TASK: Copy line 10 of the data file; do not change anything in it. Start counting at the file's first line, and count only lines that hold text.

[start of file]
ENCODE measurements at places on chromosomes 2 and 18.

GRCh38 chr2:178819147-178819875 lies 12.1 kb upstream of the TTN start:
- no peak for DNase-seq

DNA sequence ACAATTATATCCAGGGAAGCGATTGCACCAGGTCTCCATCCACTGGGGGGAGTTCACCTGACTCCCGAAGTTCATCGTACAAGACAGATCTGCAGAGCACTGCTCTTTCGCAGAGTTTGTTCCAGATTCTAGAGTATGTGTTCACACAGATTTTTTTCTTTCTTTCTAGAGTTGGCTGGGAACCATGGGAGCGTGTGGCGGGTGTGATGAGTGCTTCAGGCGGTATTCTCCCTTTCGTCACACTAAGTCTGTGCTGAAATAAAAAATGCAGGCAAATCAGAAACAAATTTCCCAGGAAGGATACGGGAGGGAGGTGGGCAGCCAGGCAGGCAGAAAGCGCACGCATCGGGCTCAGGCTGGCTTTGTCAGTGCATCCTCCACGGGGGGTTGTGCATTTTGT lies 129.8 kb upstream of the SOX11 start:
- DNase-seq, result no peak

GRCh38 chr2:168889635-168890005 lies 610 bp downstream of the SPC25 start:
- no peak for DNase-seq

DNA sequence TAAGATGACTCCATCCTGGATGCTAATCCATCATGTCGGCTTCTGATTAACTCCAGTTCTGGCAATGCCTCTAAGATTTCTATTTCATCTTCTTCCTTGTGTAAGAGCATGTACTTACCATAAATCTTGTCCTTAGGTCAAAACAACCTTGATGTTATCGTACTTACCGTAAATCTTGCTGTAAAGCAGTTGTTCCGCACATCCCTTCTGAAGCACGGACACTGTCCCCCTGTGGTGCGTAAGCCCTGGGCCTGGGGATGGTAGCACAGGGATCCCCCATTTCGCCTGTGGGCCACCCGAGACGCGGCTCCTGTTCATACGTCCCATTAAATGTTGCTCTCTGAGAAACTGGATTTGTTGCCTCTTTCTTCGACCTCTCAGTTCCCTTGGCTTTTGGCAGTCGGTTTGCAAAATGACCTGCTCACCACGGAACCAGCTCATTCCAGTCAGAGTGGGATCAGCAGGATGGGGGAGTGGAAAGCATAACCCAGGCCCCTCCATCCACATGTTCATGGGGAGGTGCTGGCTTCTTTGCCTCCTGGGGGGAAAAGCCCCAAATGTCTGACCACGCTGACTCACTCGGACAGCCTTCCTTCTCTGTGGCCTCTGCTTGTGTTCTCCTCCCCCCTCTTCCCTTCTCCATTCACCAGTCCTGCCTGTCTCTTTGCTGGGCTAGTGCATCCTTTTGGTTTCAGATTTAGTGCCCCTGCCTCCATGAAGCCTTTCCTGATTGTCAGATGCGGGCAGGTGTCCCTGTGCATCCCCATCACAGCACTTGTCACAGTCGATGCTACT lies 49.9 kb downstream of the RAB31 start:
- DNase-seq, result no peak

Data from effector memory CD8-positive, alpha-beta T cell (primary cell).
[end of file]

Data from effector memory CD8-positive, alpha-beta T cell (primary cell).